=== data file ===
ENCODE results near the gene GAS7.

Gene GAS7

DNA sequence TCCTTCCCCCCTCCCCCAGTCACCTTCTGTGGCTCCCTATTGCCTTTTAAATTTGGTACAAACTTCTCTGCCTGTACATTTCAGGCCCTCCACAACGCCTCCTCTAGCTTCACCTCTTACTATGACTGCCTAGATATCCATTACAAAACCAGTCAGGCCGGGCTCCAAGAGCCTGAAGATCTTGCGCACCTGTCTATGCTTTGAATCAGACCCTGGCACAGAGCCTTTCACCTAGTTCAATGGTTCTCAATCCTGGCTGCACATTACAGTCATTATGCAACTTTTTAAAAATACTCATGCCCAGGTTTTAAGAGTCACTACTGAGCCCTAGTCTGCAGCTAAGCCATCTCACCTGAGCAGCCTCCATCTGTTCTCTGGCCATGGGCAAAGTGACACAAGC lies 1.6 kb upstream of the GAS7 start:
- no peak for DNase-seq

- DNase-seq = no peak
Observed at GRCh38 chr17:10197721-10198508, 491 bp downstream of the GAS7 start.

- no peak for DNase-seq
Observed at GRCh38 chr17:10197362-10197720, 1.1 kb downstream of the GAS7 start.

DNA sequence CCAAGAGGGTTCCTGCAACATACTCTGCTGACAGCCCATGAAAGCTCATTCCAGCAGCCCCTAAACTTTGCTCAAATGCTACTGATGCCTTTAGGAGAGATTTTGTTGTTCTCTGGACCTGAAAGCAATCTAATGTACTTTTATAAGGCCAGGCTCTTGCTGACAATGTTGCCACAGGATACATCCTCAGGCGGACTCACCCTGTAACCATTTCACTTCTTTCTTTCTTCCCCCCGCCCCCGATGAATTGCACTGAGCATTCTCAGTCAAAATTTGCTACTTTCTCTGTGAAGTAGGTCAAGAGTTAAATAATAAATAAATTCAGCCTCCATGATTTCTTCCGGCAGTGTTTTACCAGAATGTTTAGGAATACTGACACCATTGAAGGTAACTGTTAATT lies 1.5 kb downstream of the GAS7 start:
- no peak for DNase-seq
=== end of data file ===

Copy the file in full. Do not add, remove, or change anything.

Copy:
ENCODE results near the gene GAS7.

Gene GAS7

DNA sequence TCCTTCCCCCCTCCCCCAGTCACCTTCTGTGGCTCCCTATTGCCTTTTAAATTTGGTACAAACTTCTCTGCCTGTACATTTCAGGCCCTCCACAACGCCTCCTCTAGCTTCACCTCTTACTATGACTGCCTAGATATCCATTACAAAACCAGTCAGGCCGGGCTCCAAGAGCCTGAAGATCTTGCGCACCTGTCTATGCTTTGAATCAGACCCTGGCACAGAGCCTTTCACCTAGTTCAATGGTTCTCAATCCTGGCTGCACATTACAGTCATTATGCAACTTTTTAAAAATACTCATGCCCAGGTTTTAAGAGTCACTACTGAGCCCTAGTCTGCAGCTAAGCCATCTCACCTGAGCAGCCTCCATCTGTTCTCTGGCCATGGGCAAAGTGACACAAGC lies 1.6 kb upstream of the GAS7 start:
- no peak for DNase-seq

- DNase-seq = no peak
Observed at GRCh38 chr17:10197721-10198508, 491 bp downstream of the GAS7 start.

- no peak for DNase-seq
Observed at GRCh38 chr17:10197362-10197720, 1.1 kb downstream of the GAS7 start.

DNA sequence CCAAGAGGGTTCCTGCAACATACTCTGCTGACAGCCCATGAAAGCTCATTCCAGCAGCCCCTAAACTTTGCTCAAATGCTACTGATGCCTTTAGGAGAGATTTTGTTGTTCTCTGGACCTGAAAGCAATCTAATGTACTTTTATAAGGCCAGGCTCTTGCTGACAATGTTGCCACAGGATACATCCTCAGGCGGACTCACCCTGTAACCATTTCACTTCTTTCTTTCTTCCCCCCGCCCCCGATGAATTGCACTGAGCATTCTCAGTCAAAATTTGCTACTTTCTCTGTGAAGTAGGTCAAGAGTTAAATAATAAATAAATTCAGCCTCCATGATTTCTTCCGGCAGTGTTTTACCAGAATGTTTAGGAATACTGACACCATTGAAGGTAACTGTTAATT lies 1.5 kb downstream of the GAS7 start:
- no peak for DNase-seq